Musician and writer Parsley was at The Victoria. His review of the gig for online magazine Artrocker follows.
Concert Review: X-sTatiC at Victoria Inn, Swindon, 20/09/03
Who is your favourite Doctor Who? Let me predict that it's the first one you ever watched (if you ever did). Similarly, depending on the first XTC album you ever listened to, you could have quite a different view of the band. Those of us that were around for punk / album White Music can see them as the 100mph purveyors of freakily delivered vocal contortions and weird pop noise in a liquidiser. Londoner Mick Casey, playing for XTC covers band X-sTatiC at a rare appearance in XTC's home town, got into them at their 4th album, Black Sea. He was moved in the hairs-on-back-of-neck way when singing 'Towers of London', because he found the appreciative international audience were all singing the 'La-la-Londinium' end sequence with him.
Having suffered a horrendously poor set of internet directions to find the place, whilst blitzing myself on listening to the originals, I was a little frazzled, and relieved that I made it in, cos the gig was sold out. I was hacked off to realise I missed a chunk of concert, including some favourite early numbers.
Sporting my zebra suit in honour of XTC wearing black and white on the sleeve of their first album, I was saddened that the craziness of the band had not corrupted the look of the audience. It didn't stop them singing along with the weird intonation vocals that make you sound like you're the crazy guy out of the 'Stop The Pigeon' cartoon. Only XTC can sing "Generals and Majors a-ha, like never before", and make you feel that in some way 'a-ha' logically fits with 'before'.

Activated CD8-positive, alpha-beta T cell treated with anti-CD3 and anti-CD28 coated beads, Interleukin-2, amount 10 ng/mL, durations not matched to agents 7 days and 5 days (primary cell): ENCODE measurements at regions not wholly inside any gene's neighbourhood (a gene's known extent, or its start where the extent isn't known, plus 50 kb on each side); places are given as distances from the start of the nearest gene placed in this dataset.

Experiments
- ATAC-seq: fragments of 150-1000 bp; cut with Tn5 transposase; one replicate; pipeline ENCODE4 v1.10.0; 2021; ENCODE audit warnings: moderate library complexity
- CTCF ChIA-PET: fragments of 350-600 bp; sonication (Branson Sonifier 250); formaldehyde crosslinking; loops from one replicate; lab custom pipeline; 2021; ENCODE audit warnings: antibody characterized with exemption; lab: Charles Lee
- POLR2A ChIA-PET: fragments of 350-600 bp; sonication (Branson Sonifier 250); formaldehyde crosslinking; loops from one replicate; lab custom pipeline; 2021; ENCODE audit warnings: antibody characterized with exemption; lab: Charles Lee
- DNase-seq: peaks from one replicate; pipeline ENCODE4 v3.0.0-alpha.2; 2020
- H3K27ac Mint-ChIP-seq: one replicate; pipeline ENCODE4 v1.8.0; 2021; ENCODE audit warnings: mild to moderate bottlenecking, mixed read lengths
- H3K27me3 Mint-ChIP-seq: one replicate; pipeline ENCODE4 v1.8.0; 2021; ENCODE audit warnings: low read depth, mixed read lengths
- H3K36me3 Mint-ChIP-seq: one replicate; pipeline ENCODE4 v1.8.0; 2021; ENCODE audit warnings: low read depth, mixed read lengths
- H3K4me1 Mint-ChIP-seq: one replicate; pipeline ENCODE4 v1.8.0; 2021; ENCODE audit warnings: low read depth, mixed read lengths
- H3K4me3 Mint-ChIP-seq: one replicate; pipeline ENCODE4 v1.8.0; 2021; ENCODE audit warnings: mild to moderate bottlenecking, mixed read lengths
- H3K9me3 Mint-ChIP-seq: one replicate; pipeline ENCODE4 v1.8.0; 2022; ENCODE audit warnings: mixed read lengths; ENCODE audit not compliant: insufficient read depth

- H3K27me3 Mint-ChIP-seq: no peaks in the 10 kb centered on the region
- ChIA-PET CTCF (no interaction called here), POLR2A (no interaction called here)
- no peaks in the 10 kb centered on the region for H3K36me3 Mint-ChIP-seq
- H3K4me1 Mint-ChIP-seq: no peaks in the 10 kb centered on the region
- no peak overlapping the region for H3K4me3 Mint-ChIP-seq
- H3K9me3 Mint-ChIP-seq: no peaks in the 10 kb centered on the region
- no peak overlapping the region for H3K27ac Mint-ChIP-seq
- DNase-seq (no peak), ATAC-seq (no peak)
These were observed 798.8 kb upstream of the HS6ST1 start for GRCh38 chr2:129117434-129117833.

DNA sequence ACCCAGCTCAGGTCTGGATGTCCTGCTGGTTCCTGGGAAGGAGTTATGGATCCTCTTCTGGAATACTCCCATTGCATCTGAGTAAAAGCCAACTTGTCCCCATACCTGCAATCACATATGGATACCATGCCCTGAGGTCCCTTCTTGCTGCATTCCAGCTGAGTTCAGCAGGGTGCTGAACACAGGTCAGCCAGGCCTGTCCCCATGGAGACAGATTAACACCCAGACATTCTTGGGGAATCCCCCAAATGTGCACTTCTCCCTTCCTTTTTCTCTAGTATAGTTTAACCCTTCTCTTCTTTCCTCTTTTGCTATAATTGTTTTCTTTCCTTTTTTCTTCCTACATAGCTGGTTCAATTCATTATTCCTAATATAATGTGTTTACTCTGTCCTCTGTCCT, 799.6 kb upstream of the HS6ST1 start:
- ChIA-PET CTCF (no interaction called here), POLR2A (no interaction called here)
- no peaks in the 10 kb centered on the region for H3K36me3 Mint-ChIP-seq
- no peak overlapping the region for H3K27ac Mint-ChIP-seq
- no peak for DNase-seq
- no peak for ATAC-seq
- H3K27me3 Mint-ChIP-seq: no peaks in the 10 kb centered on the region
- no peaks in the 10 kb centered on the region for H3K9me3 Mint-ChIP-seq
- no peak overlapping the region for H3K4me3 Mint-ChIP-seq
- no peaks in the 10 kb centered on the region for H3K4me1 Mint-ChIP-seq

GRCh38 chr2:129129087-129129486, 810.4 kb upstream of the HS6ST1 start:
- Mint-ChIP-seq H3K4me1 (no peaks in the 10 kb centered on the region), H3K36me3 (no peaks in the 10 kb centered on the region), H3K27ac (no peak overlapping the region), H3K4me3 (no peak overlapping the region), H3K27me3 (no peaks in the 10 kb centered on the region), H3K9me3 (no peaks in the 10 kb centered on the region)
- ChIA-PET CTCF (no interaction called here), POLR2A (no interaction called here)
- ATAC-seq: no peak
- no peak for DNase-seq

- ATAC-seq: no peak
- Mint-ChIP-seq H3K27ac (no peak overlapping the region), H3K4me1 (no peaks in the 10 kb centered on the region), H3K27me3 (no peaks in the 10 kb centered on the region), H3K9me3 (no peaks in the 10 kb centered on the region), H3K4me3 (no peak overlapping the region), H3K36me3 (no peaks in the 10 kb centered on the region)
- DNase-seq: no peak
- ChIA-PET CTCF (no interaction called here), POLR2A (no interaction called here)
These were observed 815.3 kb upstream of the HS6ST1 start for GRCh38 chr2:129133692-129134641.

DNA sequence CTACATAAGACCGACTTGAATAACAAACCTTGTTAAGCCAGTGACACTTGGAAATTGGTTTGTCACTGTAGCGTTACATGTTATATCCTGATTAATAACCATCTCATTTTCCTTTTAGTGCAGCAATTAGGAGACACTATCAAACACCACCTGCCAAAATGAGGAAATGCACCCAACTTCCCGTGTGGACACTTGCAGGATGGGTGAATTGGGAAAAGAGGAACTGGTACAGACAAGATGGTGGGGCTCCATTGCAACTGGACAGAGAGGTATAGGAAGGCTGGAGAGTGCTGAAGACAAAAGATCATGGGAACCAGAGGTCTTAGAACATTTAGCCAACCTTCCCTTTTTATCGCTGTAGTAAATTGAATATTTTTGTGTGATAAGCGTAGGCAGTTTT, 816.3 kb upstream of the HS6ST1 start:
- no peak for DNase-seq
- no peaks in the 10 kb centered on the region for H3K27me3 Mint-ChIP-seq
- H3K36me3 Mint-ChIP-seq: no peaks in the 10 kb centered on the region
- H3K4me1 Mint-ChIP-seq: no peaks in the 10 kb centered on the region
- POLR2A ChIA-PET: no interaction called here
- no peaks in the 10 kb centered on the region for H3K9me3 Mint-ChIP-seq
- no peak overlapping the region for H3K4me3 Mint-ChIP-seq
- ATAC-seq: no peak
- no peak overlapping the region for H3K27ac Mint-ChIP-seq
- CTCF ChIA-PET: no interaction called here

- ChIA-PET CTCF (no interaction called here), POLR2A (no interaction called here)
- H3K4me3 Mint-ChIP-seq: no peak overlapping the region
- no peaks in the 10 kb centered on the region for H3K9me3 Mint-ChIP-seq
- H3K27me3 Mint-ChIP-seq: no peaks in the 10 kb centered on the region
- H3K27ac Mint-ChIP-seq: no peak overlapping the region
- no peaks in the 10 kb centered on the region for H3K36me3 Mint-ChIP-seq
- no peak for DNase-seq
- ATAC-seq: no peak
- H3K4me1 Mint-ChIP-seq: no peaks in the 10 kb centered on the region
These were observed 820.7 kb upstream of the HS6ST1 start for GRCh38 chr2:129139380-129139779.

I'd been listening to a CD of the singles, and the band that couldn't do a disco-ish track because they kept laughing at their own backing vocals eventually got round to seriously mellow acoustic stuff, and sort of funky sounding stuff.
It was a definite 'fast forward' for me to the likes of the magnificent 'Mayor of Simpleton' where they re-claimed their new wave amazing pop songs crown. X-sTatiC delivered the songs that hadn't been played live with a faithful heart (original main man Andy Partridge contracted nerves and stopped performing). They added realistic 'live' interpretation, and were accompanied by overwhelming enthusiasm from an audience that delighted each other by finding they were singing along with crazy high backing vocals. Sometimes the band hit a wrong note, and good on them, cos that's what live is, and that's what love of someone else's songs being played live will make you do.
Great stuff. Next gig can't come too soon.
Parsley, Art Rocker 98, September 2003. email@example.com